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Bye Bye Urbis.

February 24, 2010

Sunday 28th February shall be a sad day for Urbis, Manchester, UK.

For Sunday is the last day Urbis will open it’s doors as Urbis, the urban museum.

Instead, the next time we shall see the inside of this unique building, we shall, if we really want to, be browsing the isles of the National Football Museum. Oh the joys.

I remember back in 2002/3 our GCSE Geography trip to the newly opened Urbis, the urban geography museum. I remember it was quite groundbreaking not only in its architecture, but the ways in which learning was promoted.

After climbing the side of the building in the 45 degree lift, we entered a dark room which took us on a journey of projected urban images, wind machines and funky music which focused on the subject of urban geography. For 15/16 year olds this was a pretty exciting school trip!

Looking up the Levels of Urbis

Soon after I believe the museum was modernized to encorporate a more cultural outlook on to urban life showing exhibitions which included media, art and social issues.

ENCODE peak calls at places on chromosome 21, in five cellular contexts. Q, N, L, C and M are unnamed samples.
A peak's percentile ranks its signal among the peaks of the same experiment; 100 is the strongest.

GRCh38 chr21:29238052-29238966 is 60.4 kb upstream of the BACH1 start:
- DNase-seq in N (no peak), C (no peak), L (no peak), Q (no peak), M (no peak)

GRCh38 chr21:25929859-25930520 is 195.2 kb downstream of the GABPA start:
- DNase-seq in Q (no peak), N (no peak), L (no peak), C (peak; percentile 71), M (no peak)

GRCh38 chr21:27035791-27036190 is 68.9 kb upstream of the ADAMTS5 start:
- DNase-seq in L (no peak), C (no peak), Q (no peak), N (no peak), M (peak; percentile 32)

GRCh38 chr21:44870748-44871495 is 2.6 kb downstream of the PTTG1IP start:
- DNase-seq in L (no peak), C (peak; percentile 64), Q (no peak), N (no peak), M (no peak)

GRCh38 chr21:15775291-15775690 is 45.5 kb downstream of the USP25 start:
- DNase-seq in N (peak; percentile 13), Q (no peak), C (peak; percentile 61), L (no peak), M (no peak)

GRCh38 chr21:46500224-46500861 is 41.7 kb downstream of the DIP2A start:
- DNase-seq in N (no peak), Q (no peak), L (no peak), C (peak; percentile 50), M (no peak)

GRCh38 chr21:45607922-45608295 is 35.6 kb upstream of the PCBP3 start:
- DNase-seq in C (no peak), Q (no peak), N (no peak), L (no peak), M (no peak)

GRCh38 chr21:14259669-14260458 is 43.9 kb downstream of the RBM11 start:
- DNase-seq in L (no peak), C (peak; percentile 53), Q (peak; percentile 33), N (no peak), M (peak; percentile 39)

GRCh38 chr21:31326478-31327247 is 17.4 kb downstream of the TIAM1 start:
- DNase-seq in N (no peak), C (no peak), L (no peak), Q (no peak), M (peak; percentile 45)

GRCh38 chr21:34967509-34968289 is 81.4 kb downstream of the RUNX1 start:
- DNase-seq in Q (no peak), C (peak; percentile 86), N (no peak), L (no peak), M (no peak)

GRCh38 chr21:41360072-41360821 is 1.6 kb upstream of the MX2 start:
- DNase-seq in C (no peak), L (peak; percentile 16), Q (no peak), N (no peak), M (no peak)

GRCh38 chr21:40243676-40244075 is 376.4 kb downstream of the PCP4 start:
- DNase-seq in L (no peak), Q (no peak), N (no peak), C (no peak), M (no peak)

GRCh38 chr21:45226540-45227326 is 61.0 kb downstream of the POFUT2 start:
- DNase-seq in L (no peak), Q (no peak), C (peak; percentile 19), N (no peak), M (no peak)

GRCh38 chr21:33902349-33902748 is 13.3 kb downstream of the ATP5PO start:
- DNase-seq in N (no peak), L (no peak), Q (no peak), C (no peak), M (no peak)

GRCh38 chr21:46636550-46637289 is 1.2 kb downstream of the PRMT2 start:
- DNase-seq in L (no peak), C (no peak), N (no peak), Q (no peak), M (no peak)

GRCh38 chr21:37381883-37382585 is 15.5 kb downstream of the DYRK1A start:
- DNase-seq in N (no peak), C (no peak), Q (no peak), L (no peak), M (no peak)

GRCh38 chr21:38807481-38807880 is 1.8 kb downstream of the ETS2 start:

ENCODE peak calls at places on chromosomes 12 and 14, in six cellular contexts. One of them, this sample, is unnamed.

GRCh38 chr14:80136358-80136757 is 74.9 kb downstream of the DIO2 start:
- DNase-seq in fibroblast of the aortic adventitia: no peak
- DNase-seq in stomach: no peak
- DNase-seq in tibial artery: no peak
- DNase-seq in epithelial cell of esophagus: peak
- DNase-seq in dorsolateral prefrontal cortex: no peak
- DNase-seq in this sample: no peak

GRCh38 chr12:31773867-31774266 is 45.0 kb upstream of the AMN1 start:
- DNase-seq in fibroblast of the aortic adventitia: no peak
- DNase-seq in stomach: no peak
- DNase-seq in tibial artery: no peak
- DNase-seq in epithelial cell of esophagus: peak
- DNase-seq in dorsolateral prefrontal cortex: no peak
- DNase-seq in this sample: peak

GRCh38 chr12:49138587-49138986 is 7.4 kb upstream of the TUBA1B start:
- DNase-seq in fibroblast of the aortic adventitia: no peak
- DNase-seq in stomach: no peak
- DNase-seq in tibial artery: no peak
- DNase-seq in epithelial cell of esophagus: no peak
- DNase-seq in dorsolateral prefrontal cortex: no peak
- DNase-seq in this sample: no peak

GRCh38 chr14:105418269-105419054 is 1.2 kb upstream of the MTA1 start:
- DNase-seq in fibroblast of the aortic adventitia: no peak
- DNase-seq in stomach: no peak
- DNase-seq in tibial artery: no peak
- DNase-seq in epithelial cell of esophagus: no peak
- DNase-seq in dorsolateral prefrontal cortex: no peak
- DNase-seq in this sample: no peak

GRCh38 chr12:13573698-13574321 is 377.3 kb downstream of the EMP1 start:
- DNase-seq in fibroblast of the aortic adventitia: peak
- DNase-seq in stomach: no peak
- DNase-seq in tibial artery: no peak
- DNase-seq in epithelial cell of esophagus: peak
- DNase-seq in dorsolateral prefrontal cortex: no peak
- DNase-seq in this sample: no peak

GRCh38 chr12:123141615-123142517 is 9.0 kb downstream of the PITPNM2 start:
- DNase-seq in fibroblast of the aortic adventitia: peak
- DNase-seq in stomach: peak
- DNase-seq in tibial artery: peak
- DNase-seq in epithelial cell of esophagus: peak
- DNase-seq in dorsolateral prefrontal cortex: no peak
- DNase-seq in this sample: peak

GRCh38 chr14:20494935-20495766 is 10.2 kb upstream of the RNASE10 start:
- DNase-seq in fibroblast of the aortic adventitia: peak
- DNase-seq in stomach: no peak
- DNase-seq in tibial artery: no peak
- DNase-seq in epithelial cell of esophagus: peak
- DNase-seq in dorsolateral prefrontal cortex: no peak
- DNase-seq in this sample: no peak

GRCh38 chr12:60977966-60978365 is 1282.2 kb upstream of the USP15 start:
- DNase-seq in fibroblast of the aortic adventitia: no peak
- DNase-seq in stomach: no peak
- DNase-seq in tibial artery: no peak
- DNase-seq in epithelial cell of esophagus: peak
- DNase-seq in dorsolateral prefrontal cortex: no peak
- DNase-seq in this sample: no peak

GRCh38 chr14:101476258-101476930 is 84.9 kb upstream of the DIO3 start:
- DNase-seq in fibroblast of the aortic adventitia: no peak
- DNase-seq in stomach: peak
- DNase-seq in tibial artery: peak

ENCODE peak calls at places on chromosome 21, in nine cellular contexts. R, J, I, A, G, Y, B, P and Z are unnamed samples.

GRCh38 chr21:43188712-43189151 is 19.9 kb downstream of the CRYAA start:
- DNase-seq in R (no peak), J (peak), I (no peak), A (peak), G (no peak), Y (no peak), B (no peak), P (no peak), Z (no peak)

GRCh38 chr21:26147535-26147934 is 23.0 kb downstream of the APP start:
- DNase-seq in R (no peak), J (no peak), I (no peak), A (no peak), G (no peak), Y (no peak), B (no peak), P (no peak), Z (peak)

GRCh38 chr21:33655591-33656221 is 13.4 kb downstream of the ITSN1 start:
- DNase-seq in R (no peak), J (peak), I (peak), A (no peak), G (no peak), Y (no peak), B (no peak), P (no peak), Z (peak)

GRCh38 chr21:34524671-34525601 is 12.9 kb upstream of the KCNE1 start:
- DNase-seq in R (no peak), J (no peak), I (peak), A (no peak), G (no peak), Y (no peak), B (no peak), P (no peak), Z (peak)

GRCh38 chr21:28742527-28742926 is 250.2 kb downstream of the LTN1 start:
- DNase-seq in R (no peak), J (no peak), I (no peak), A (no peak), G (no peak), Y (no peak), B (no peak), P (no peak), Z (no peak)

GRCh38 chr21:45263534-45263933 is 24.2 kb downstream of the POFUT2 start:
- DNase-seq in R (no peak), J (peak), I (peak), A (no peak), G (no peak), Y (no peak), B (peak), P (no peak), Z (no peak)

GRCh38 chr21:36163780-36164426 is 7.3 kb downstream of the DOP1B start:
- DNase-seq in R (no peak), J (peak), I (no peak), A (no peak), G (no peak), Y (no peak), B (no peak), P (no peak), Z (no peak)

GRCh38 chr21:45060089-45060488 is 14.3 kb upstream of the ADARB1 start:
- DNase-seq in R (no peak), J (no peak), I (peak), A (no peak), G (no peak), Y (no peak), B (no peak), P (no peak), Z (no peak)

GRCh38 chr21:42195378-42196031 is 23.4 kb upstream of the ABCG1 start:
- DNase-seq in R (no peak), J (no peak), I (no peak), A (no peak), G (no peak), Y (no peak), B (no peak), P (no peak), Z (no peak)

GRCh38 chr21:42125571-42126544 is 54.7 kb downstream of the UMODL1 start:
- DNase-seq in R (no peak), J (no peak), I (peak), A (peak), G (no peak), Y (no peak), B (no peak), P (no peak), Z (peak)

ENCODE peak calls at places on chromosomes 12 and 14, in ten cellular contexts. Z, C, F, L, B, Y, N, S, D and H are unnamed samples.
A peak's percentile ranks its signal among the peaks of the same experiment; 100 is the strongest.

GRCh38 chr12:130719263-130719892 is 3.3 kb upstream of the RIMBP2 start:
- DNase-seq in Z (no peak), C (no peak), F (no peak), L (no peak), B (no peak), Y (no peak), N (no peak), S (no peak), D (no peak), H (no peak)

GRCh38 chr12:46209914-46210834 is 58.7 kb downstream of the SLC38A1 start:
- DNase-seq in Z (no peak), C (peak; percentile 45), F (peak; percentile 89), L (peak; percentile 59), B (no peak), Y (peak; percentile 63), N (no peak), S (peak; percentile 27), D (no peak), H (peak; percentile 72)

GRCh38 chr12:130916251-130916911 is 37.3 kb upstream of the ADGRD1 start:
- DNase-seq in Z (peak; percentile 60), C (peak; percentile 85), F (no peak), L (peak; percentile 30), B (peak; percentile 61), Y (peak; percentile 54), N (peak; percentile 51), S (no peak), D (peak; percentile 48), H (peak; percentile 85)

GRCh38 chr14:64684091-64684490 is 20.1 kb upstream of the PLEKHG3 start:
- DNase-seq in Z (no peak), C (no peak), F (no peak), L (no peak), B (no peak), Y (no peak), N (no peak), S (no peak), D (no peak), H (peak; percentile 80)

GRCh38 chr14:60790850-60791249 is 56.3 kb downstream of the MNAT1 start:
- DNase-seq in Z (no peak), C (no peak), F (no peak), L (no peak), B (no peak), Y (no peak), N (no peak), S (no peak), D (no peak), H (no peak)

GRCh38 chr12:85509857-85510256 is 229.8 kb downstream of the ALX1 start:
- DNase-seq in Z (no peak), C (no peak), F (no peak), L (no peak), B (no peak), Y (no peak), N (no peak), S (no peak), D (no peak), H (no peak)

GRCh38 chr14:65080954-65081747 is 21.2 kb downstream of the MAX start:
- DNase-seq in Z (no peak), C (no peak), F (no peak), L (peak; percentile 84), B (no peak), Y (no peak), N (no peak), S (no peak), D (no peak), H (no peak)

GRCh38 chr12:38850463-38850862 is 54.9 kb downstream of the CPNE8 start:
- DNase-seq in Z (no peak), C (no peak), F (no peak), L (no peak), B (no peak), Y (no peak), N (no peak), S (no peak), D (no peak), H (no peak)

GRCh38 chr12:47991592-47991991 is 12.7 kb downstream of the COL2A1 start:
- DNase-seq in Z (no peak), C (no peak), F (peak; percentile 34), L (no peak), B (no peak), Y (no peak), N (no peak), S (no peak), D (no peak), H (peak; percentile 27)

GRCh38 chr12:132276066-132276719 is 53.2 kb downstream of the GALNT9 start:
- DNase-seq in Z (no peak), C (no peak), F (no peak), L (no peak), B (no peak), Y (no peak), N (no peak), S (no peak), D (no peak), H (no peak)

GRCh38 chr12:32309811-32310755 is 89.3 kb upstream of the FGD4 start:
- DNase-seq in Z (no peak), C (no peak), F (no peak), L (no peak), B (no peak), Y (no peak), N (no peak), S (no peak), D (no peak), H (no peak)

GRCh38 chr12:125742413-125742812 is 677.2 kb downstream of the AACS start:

Feature of the the 'Urbis has left the Building' Exhibition.

In view to pay my respects to Urbis I decided to head down on my day off and browse those last standing exhibitions-‘Home Grown-the story of UK Hip Hop’ , ‘Urbis has left the building-Six years of the best exhibitions in Pop Culture’ and Manchester, Television and the City Ghost of Winter’.

Part of the 'Home Grown: The Story of UK Hip Hop' Exhibition

Although I found all the exhibitions interesting, I must say I enjoyed ‘Manchester, Television and the City Ghost of Winter’ the most. This exhibition combined historic elements of Manchester, such as its social history, with popular media and as the title suggests, television. This in turn meant this exhibition was very interactive and engaging with its audience, and for those from Manchester, personally interesting by depicting historical local reports and the (re) development of inner-city living in Manchester.

In reflection, I feel, although maybe uneconomical, Manchester is making a loss with the closure of Urbis. With its engaging exhibitions combining popular culture, art and media, I felt although Urbis was Manchesters answer to Bradford’s Media Museum.

I certainly highly recommend to those who can, visiting Urbis before its closure on Sunday.

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